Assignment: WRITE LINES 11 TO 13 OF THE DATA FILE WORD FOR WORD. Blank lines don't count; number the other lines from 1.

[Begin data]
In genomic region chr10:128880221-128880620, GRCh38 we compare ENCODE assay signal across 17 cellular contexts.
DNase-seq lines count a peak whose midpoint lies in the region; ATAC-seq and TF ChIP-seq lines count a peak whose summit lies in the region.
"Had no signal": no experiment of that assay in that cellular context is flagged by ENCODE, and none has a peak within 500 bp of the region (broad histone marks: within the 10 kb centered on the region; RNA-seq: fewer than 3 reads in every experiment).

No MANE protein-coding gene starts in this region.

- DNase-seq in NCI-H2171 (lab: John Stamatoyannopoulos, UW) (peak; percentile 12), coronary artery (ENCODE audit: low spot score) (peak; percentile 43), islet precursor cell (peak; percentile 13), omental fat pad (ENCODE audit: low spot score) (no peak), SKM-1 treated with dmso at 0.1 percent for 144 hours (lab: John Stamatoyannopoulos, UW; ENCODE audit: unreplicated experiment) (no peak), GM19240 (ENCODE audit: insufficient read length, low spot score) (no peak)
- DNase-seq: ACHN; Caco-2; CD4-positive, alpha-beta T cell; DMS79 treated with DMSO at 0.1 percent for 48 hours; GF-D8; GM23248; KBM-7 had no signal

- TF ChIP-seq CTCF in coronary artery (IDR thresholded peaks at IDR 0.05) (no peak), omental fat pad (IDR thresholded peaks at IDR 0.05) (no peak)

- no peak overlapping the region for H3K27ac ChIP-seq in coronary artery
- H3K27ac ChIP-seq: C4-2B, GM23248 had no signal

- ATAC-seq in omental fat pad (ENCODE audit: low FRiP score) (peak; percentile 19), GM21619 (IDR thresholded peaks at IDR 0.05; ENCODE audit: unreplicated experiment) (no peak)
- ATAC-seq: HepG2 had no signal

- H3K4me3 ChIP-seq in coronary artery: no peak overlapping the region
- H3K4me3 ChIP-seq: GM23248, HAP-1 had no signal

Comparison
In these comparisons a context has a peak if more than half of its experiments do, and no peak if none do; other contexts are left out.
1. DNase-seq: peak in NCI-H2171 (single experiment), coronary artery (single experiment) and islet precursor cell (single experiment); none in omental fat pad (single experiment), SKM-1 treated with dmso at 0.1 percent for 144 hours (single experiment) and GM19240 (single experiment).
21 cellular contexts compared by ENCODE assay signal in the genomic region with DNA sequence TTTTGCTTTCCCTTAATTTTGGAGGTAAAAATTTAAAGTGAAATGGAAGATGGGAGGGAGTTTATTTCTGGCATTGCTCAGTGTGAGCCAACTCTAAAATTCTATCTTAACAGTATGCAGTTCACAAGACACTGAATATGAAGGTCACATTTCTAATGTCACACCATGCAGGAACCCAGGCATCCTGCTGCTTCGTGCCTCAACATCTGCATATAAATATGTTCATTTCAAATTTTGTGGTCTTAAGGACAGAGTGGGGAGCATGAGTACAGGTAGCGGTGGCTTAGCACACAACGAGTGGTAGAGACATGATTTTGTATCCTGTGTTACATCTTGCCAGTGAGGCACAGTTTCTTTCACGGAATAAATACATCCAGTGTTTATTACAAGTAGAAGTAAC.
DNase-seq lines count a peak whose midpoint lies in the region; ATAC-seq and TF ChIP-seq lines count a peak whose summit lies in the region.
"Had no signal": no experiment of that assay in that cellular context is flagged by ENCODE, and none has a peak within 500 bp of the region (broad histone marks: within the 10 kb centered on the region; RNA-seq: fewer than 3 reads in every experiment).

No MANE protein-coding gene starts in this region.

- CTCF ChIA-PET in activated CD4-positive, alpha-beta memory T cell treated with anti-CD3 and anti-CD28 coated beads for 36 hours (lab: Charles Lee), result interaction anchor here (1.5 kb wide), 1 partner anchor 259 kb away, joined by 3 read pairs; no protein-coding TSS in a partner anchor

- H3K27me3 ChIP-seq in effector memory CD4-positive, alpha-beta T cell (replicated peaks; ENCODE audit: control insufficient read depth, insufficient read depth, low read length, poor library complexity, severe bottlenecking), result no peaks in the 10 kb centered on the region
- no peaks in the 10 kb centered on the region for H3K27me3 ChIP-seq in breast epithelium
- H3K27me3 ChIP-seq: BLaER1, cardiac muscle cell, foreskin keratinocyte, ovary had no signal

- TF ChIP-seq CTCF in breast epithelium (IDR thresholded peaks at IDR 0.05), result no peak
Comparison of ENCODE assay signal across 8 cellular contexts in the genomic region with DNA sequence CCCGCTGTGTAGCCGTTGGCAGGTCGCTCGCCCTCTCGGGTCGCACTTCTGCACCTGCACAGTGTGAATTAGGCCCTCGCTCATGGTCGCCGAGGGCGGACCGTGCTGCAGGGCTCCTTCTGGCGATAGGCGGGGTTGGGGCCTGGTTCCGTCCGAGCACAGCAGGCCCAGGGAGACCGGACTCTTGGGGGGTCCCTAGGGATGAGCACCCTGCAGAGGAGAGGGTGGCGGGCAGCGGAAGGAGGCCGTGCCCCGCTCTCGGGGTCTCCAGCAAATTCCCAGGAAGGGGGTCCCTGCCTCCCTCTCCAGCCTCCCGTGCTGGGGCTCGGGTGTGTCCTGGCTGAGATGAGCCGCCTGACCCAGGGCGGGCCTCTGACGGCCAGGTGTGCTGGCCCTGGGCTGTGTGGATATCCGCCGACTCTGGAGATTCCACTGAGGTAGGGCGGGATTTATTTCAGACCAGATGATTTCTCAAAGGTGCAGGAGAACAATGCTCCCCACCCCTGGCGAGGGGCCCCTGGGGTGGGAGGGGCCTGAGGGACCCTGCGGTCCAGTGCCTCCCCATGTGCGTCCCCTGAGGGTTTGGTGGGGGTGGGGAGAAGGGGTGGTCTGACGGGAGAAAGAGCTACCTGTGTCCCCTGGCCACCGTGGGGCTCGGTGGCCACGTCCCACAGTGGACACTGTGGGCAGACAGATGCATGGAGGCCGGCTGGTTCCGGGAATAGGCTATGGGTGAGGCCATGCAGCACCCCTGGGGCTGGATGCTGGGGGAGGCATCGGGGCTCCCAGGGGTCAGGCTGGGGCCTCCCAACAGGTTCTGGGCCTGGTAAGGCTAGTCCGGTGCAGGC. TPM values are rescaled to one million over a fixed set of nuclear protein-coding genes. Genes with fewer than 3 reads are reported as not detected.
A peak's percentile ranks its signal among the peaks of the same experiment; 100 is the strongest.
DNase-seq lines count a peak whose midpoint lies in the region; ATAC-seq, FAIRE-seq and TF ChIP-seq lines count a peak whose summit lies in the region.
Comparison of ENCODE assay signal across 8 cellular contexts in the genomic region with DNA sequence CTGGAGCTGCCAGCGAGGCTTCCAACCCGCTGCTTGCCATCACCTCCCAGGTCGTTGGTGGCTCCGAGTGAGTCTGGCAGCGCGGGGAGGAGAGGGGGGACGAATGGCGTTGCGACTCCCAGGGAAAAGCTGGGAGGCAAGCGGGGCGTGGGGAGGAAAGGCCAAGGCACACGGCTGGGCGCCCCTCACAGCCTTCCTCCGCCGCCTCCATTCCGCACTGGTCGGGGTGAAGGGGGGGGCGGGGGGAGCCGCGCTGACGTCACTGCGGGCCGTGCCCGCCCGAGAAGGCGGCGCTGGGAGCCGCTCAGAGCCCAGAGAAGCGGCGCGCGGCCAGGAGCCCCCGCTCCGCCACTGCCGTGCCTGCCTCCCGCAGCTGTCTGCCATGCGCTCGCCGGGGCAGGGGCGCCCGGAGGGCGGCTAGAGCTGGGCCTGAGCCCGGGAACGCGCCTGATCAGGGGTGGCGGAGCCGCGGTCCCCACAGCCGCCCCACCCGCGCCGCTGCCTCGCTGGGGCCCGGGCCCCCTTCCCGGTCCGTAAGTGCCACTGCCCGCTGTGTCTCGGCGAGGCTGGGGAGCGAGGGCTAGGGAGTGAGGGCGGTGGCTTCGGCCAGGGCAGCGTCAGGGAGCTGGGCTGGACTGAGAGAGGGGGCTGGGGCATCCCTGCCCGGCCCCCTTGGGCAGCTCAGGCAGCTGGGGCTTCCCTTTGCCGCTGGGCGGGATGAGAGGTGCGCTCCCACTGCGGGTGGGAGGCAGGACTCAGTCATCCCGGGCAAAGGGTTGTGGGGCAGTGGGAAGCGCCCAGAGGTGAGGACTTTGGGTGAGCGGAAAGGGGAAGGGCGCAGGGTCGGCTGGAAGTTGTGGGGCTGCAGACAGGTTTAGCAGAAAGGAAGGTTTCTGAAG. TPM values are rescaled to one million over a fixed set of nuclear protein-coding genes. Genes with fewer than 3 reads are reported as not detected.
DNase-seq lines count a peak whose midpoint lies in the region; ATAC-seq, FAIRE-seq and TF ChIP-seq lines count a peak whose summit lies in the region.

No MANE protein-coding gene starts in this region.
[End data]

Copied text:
- ATAC-seq: HepG2 had no signal

- H3K4me3 ChIP-seq in coronary artery: no peak overlapping the region
- H3K4me3 ChIP-seq: GM23248, HAP-1 had no signal